Report: Tech giants can do more to keep kids from cobalt mines – CNET

Tech companies are still not doing enough to stop kids from working in cobalt mines in the Democratic Republic of the Congo, according to international human rights organization Amnesty International.

While tech giants including Apple, Samsung and Dell are making some progress, more needs to be done to stop children as young as 7 years old from working in “horrendous” and in some cases deadly conditions, the organization said in a report released Tuesday.

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Apple executives Ashley Orbach and Amy Chan, left, listen to Amnesty International secretary general Salil Shetty’s plea to end child cobalt mining in the Congo.  

Terry Collins/CNET

Those steps include companies asking their suppliers to trace where the cobalt comes from, Seema Joshi, Amnesty’s head of business and human rights, told a group of tech and auto company leaders attending a roundtable discussion on the matter in San Francisco. 

“When you look at the leaders of these companies, they’re still not disclosing this critical information needed to evaluate what they’re doing is actually effective in identifying and protecting human rights abuses,” Joshi said. “Were children involved in collecting cobalt? We know the problem still exists.”

Cobalt is important for the lithium-ion batteries found in phones, laptops and tablets. About 60 percent of the world’s cobalt supply comes from the Congo, and about 20 percent of it is mined by hand, said the organization, which first called attention to problems in a January 2016 report.

Amnesty’s latest report commended Apple for being the first company to publish the names of its cobalt suppliers and dubbed it the industry leader in responsible cobalt sourcing. The tech giant is working closely with China-based cobalt supplier Huayou Cobalt to address child labor in its supply chain.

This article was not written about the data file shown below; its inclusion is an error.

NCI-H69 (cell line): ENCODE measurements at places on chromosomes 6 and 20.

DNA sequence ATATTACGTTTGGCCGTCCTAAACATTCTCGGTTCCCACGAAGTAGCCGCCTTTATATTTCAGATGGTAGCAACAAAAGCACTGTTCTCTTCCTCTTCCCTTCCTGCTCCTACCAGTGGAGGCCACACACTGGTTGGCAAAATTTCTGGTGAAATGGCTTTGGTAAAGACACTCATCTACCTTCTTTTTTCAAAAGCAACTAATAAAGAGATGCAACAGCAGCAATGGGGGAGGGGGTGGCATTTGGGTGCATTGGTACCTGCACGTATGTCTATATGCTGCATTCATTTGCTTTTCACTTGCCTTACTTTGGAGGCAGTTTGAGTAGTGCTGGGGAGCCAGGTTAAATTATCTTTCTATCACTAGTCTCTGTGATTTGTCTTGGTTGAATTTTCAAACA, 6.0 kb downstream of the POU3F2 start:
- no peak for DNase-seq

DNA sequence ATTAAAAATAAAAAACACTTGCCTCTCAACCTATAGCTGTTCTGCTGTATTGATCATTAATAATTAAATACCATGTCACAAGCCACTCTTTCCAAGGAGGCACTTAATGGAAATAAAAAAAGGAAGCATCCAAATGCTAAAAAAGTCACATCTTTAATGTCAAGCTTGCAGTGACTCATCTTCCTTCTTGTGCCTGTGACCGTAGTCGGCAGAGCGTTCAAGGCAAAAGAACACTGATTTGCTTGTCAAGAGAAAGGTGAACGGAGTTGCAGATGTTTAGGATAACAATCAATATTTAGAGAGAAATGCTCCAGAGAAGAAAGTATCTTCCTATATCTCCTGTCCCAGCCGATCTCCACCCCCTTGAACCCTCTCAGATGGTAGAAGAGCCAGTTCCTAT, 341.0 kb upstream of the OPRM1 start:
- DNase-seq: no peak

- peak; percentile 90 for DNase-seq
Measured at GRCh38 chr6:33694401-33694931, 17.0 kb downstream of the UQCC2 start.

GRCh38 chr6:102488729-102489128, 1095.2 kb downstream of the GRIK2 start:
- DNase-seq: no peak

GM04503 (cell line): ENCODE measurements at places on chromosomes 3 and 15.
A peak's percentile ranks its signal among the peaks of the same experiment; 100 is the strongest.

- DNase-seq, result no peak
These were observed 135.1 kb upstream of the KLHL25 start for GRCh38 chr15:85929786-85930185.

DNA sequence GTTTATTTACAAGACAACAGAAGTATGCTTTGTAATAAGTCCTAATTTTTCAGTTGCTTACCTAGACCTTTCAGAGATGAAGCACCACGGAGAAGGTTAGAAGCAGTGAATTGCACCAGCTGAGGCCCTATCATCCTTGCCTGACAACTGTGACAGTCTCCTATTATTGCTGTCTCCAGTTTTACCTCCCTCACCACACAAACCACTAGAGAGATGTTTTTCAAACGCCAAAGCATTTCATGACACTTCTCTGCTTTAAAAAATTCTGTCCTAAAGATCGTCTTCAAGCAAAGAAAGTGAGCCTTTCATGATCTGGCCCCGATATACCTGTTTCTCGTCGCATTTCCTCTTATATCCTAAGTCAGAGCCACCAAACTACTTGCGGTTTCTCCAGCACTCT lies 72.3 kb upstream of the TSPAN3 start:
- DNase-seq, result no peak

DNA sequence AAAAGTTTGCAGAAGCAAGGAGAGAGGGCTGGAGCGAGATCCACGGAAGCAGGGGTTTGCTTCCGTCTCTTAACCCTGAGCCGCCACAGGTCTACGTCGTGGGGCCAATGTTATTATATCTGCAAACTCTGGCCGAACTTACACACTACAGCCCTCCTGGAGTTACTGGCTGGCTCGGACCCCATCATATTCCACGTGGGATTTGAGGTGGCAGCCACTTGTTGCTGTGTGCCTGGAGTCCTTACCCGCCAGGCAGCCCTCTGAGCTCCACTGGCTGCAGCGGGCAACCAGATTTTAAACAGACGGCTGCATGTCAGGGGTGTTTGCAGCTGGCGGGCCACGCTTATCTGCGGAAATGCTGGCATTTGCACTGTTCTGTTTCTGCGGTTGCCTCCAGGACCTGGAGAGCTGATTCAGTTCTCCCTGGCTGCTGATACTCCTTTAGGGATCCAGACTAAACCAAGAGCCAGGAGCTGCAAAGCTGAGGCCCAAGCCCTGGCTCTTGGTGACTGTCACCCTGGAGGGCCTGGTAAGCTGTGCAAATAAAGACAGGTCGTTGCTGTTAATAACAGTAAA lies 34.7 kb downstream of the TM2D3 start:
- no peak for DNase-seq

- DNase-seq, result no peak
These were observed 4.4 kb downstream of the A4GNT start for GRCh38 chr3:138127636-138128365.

“We’re proud of the progress we’ve made and we know our work is never done,” Apple said in a statement Tuesday. “We will continue to drive our standards throughout our supply chain and do all that we can to ensure that everyone is treated with the dignity and respect they deserve.”

Apple began investigating risks surrounding cobalt in late 2014 and in 2015 began mapping its cobalt supply chain down to the mine level, it said in its 2017 supplier responsibility report. In March, Apple said it would stop buying cobalt mined by hand in the Congo following reports of child labor and dangerous work conditions.

Apple has been focused for years on making its products and its operations more environmentally friendly. The company aims to one day run on all renewable energy, as well as get its suppliers to do the same.

Apple said in its 2017 environmental responsibility report, released in April, that as of 2016, it powered 96 percent of its operations around the world with 100 percent renewable energy, like solar, hydro and wind power. In 24 countries where it operates, Apple has reached the 100 percent renewable level, and nearly 100 percent of the paper used in product packaging is from recycled or “responsibly managed sources.” Still, the company acknowledges more can be done.

That sentiment was shared by Kelly Liu, a supply chain manager at Dell. She said her company has been working closely with Huayou Cobalt and conducted a survey with its suppliers and shared its template with other companies as well.

“We recognize this is a complex issue, and this is probably going to be marathon and not a sprint in order to create positive change,” she said.

Salil Shetty, Amnesty’s secretary general, told the participants that they have a long way to go to stop child mining abuses in the Congo.

“We don’t have much time because as we are speaking, they are digging,” he said. “We have to find solutions now.”

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